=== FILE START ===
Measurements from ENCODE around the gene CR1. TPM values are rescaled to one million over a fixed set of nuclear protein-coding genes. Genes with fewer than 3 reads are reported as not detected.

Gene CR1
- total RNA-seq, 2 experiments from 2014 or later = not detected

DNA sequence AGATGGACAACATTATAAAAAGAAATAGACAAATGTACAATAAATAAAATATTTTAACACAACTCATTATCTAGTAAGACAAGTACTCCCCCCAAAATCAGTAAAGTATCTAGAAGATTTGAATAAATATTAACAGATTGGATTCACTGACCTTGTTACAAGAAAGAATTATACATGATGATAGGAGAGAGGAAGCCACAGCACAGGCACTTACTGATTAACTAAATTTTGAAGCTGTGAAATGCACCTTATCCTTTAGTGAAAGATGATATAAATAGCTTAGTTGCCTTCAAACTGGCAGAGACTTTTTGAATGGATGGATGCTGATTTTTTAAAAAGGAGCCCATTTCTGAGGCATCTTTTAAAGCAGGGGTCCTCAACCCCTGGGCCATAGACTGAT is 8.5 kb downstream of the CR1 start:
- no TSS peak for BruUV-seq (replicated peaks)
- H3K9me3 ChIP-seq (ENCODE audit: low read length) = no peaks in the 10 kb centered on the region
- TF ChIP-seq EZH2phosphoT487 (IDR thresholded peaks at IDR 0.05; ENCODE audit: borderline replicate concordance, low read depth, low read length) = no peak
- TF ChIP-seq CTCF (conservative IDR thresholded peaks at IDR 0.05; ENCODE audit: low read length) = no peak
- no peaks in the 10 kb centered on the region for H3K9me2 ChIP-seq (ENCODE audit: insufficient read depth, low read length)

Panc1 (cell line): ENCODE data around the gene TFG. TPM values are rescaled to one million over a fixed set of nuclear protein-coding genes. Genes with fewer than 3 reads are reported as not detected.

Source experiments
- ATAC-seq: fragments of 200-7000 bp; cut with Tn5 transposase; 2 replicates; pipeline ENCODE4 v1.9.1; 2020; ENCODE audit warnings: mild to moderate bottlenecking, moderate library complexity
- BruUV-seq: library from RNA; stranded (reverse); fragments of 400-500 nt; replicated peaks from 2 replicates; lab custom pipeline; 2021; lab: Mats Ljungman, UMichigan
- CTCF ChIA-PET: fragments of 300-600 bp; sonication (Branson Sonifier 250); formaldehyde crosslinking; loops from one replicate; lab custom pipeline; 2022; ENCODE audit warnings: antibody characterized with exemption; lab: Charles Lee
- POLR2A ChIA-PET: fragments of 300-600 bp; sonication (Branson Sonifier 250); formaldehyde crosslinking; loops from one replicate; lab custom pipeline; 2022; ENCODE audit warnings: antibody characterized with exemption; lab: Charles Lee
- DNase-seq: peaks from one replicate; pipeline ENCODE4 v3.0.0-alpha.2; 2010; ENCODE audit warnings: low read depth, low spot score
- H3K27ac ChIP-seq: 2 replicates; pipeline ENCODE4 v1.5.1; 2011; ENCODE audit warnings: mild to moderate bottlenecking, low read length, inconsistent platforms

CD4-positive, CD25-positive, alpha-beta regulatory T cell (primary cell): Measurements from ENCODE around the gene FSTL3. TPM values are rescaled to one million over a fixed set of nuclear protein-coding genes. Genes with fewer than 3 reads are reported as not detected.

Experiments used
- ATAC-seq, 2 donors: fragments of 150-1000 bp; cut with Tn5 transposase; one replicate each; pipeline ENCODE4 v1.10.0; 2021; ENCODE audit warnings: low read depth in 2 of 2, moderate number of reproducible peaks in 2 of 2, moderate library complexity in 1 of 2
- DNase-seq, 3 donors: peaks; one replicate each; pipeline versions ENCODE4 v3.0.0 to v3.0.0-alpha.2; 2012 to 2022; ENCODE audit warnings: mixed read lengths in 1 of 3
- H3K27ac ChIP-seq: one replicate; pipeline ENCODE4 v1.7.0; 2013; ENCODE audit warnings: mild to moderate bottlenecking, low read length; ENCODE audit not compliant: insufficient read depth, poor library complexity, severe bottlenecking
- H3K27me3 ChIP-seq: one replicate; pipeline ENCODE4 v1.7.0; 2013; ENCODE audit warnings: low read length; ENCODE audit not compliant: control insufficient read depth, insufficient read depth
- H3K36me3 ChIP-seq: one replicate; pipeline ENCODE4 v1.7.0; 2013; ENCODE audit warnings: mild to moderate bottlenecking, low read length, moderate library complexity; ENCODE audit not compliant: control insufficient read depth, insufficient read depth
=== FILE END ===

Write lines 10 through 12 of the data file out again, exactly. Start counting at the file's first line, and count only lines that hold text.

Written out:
Panc1 (cell line): ENCODE data around the gene TFG. TPM values are rescaled to one million over a fixed set of nuclear protein-coding genes. Genes with fewer than 3 reads are reported as not detected.

Source experiments
- ATAC-seq: fragments of 200-7000 bp; cut with Tn5 transposase; 2 replicates; pipeline ENCODE4 v1.9.1; 2020; ENCODE audit warnings: mild to moderate bottlenecking, moderate library complexity